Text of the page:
District Attorney Dan Dow responds to parole board decision to grant parole despite objections

SAN LUIS OBISPO — On Thursday, Nov. 18, a two-person panel of the California Department of Corrections and Rehabilitation Parole Board granted parole to Jason Adam Greenwell, 32, one of five defendants convicted in the September 2010 murder of 15-year-old Dystiny Myers in Nipomo.

Greenwell and his crime partners bound and savagely beat young Dystiny, then buried her in a shallow grave near Santa Margarita Lake. Before they fled, they set a fire. Dystiny’s bound and partially burned body was later discovered in the grave.

This was Greenwell’s first parole hearing since his conviction. Greenwell, 20 at the time of the crime, has been disciplinary free while in prison.


Members of Dystiny’s family attended the parole hearing by video and strongly objected to his parole. A representative of the San Luis Obispo County District Attorney’s Office attended the hearing and voiced a forceful objection to the release of Greenwell based on the vicious nature of the crime and continued danger to the community should he be released.

“I strongly disagree with the Parole Board’s decision to release Mr. Greenwell into our community after serving only 11 years for such a shocking crime” said District Attorney Dan Dow. “My office will aggressively seek review and repeal of the Parole Board’s decision in this case.”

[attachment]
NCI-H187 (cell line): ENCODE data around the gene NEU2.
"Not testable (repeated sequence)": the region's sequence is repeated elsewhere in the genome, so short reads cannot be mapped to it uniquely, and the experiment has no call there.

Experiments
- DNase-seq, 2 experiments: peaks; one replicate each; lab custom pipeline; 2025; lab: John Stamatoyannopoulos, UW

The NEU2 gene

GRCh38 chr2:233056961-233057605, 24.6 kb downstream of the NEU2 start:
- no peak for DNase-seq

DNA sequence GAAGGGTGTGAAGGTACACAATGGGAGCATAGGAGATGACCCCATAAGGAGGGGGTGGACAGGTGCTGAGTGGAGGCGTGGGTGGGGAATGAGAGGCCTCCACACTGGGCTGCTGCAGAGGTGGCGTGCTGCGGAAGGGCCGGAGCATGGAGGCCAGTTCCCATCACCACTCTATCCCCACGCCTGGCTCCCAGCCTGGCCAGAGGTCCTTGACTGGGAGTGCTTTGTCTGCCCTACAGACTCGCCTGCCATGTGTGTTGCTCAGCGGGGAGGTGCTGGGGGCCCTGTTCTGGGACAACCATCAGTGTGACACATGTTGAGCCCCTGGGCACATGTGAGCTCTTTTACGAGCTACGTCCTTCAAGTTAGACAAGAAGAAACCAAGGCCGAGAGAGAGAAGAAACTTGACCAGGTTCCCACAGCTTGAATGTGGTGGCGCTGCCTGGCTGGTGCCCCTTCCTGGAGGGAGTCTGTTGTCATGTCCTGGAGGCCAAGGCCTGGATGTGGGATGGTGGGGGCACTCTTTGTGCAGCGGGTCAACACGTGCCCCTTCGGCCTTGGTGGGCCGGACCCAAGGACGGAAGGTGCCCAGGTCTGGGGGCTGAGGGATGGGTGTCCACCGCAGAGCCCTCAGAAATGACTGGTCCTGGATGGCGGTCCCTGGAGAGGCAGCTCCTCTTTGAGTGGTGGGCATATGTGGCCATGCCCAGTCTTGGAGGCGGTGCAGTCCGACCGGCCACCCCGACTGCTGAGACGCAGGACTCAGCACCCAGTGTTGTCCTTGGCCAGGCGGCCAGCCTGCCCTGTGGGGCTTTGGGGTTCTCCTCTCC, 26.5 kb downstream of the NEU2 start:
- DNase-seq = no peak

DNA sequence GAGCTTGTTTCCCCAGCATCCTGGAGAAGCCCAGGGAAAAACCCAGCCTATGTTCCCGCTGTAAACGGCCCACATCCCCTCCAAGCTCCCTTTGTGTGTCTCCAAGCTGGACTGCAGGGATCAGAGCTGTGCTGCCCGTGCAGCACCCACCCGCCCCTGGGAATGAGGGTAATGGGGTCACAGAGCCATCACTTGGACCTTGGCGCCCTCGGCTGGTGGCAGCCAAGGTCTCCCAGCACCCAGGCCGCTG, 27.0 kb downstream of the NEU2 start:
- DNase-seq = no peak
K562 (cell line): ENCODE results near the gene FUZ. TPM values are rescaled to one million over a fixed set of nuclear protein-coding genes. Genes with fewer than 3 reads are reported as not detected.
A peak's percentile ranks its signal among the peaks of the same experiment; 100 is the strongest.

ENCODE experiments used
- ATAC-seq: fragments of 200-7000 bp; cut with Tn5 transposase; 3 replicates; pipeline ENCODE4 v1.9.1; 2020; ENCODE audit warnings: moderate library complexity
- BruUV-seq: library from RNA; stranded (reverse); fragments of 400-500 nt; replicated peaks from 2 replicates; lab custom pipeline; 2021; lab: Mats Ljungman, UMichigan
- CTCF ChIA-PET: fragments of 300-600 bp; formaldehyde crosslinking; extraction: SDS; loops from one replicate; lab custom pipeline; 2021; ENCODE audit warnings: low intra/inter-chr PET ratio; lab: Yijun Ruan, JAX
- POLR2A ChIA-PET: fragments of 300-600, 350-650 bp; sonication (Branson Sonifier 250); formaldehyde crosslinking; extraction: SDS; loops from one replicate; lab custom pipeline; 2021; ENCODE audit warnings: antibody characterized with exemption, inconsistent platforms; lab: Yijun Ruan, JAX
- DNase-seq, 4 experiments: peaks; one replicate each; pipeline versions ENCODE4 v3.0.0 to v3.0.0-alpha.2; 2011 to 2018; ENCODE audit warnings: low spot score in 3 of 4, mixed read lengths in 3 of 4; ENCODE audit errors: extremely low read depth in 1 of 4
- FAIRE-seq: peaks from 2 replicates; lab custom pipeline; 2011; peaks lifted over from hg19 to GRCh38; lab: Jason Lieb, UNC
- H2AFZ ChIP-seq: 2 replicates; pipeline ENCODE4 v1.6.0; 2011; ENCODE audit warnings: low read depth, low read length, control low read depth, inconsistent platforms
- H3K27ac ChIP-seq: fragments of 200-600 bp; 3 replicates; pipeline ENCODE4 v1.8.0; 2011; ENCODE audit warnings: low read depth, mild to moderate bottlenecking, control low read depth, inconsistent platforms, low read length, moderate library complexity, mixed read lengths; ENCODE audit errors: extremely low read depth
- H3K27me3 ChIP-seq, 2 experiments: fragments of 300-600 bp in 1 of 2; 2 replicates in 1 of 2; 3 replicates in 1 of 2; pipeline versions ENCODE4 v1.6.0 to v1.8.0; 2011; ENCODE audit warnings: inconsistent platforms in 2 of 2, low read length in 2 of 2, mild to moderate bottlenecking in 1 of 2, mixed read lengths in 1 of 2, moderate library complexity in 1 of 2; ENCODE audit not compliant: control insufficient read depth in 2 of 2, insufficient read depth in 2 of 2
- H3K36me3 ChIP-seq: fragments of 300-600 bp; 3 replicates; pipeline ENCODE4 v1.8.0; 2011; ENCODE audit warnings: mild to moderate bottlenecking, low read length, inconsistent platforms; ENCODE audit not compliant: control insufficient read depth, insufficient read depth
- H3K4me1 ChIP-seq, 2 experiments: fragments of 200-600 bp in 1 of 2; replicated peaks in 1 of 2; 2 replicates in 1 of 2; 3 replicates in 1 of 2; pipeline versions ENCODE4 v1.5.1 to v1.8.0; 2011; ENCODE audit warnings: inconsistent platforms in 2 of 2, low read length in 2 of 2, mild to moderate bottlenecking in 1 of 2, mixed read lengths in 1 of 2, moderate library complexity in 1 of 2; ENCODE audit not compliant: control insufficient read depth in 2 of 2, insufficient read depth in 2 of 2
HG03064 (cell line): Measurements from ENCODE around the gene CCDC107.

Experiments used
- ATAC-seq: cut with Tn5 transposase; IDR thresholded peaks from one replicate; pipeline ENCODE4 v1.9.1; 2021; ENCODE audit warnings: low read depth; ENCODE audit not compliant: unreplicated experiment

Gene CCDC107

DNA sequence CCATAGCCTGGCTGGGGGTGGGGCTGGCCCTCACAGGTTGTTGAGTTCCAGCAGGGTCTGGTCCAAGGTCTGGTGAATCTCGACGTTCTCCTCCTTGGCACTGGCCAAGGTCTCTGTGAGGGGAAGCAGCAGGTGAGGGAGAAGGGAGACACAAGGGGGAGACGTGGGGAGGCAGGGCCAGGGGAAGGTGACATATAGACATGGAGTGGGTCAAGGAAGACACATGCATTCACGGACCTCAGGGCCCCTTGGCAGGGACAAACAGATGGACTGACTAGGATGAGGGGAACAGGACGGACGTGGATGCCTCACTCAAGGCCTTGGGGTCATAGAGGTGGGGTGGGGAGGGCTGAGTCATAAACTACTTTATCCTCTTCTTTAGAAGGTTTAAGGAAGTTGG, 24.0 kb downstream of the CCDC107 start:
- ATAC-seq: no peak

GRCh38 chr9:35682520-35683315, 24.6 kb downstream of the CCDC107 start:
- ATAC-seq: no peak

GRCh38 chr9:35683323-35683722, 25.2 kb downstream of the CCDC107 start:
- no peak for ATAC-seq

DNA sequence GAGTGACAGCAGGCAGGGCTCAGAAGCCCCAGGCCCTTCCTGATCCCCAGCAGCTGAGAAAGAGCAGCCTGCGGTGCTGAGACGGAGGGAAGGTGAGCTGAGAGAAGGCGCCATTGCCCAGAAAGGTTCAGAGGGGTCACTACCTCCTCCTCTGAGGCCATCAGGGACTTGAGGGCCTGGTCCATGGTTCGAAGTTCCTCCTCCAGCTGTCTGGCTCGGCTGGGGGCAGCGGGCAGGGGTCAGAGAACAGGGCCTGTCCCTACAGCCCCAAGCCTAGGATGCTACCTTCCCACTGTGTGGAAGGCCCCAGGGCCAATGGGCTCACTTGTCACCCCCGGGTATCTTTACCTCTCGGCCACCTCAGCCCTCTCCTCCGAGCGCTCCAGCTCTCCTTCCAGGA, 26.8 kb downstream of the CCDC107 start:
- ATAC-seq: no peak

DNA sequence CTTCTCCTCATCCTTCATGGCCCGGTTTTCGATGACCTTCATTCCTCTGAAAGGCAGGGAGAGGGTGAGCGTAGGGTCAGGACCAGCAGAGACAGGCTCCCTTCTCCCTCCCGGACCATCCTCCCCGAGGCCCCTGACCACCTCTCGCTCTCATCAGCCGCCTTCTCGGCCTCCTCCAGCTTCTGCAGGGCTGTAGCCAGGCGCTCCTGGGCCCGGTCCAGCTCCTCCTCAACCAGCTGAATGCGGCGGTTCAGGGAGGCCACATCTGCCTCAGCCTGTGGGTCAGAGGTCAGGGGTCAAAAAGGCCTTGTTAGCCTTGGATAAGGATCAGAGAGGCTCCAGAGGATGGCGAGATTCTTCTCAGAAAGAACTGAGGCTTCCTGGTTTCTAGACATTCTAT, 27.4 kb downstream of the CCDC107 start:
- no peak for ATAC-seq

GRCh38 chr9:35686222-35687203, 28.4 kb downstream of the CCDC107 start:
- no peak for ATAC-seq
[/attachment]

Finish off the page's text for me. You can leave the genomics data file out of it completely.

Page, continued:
In 2013 Greenwell pleaded guilty to second degree murder and was sentenced to 15 years to life in state prison. At the time of his sentence individuals convicted of murder received no “good time” credits. Meaning, Greenwell was required to serve everyday of 15 years prior to even being considered for parole. In 2016 Proposition 57 was passed which provides individuals convicted of violent crimes, such a murder, up to a 1/3 or 33 percent reduction in their sentence. As a result Greenwell was granted paroled after serving only 11 years for his part in the murder.

Three of the murderers, Ty Michael Hill, Frank Jacob York, and Rhonda Wisto, are serving sentences of life without the possibility of parole. A fourth, Cody Miller, took his own life while in prison in June 2016.

The District Attorney will seek a review and reversal of the Parole Board’s decision directly to Governor Gavin Newsom.